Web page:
DASUYA - The delivery of justice at the people’s doorstep in remote areas of Punjab could soon become a thing of the past with the Punjab and Haryana High Court contemplating winding up the state’s first mobile court set up nearly 18 months ago.
Chief Justice Tirath Singh Thakur Sunday said the high court would deliberate the utility of the mobile court and take a decision on its future.
‘It has not been a very successful experiment. But it should not be understood that the mobile court was started by my predecessor as the chief justice and stopped by the new chief justice,’ Thakur told the legal fraternity here during a meeting.
‘No decision has been taken on winding it up. It has its drawbacks. I assure you that I will take up this matter in the administrative committee and the full court. If winding up the mobile court is an option, we will decide. Or we will shift it to some other place.’
The Mukerian-Hajipur-Talwara belt of Punjab was the first and the only one to get the state’s first and the country’s second mobile court Oct 2, 2007.
The air-conditioned mini-bus, on which the court room was fabricated, cost the government nearly Rs.5 million (Rs.50 lakh).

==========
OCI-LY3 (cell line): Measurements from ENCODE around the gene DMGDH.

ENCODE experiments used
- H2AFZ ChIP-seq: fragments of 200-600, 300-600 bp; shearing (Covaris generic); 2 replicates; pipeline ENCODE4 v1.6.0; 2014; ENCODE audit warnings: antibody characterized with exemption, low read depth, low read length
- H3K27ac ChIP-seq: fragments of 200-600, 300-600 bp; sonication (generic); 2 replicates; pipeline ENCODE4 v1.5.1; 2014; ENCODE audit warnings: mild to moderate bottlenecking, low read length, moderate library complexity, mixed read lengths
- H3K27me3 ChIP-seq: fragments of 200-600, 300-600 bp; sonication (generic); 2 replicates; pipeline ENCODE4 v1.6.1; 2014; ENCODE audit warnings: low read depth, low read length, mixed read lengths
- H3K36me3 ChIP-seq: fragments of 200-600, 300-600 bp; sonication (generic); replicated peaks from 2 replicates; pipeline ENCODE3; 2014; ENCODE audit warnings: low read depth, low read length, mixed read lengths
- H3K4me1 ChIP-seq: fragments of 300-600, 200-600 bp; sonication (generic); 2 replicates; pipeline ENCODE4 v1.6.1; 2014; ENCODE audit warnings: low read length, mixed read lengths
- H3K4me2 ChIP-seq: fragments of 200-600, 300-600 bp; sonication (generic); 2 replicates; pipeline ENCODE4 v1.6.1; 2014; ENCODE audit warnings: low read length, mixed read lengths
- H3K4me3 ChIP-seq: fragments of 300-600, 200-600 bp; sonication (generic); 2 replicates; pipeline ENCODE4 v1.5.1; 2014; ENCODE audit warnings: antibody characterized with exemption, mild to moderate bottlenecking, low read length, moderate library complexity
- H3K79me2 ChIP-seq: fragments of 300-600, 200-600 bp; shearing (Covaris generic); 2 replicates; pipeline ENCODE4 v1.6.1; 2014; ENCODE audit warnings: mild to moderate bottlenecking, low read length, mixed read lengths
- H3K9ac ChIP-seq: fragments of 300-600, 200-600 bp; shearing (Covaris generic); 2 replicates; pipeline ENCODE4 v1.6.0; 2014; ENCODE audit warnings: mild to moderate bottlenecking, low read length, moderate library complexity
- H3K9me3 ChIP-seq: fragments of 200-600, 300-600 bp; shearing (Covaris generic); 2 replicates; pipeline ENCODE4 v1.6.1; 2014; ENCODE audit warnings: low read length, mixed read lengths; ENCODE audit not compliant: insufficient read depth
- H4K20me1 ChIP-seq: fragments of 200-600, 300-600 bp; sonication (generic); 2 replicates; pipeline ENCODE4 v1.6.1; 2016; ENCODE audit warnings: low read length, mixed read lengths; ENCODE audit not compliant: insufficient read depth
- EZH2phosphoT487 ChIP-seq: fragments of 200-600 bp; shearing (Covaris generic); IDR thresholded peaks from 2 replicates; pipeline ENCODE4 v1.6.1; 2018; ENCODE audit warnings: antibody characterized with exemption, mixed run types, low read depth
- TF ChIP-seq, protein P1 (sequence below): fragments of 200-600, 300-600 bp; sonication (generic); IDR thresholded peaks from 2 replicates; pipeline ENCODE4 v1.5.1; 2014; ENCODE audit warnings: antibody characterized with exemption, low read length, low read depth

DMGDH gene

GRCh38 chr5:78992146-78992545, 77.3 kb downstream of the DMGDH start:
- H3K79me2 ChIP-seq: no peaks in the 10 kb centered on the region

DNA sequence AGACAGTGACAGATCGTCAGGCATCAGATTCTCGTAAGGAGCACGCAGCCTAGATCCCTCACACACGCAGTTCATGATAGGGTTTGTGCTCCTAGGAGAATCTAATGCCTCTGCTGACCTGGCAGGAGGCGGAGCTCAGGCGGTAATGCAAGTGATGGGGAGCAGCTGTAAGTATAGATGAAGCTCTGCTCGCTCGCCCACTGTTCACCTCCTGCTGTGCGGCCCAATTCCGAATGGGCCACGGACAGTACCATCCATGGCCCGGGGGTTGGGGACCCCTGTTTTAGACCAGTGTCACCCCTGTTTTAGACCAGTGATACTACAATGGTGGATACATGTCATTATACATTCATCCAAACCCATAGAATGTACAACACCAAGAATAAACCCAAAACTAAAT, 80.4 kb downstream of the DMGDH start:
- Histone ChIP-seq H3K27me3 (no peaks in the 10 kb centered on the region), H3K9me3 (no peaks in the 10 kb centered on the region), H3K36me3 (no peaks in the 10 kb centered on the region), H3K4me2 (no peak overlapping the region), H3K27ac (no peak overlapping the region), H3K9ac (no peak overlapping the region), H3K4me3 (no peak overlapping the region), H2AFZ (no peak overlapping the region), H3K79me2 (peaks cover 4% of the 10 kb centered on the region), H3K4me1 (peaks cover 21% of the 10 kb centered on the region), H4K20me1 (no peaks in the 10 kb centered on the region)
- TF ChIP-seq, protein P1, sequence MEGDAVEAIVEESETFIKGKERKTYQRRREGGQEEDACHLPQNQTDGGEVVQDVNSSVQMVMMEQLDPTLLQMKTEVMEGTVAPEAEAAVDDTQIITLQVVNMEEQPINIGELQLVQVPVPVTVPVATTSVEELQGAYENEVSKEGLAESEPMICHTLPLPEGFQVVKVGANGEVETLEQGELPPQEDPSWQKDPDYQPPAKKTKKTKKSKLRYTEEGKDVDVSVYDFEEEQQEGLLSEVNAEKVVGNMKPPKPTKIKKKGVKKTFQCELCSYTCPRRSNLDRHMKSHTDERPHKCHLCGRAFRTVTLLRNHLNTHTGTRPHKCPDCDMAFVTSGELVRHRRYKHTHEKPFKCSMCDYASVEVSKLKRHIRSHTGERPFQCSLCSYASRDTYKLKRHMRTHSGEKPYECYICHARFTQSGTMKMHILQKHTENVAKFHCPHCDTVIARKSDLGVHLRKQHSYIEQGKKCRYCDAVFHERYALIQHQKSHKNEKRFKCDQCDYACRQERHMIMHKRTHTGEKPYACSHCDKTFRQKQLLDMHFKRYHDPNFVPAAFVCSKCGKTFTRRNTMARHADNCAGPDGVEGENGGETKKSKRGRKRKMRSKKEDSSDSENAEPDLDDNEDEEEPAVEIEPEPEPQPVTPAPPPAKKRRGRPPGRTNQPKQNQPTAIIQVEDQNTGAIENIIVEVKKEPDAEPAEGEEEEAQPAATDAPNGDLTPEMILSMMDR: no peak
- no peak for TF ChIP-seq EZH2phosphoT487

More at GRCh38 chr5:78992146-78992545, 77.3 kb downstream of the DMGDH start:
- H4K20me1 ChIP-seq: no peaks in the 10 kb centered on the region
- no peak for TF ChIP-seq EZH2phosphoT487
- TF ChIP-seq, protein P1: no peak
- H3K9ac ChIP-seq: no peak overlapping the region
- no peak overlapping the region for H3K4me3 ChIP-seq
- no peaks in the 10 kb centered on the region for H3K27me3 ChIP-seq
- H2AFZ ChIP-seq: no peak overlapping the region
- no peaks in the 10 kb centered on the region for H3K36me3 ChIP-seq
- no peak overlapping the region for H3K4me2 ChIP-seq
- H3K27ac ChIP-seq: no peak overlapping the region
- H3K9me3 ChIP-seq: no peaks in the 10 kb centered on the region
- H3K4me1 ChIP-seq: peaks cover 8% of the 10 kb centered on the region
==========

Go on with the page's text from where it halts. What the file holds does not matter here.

The mobile court here started functioning after the first in Haryana’s remote Pulhana area of Mewat district became operational in Aug 2007. The mobile court concept was mooted by previous high court Chief Justice Virender Jain.
Thakur pointed out that the lack of success of the mobile courts in Punjab and Haryana could be seen from the fact that not even a single request for more such mobile courts was received from either state.
‘Personally if you ask me, I also feel that the mobile court concept is not conducive. If it had been popular, others would have demanded it too,’ he said.
The district bar association of Hoshiarpur and lawyers from Dasuya have been complaining to the high court that the mobile court was creating more problems for litigants and lawyers rather than being a facility.
‘You people know about the experience of the mobile court. You only can tell whether it was a success or not,’ Thakur said.
Bar Association president Narinder Singh Hundal said that the air-conditioned mobile court lacked all facilities.
‘There is no space for lawyers or litigants to sit. The whole vehicle vibrates when the generator is on and computers don’t function properly,’ Hundal told IANS.
The mobile court here catered to five blocks in Hoshiarpur district comprising nearly 300 villages, 250 km from state capital Chandigarh.
The court - set up under the slogan ‘Reaching the Unreached’ - was aimed at taking up civil and criminal cases and had all regular powers of a judicial court.
Thakur admitted, ‘The association says that the mobile court is neither comfortable nor convenient for the litigants and the lawyers. The work of lawyers was also suffering as they had to reach far off places for mobile court hearings.’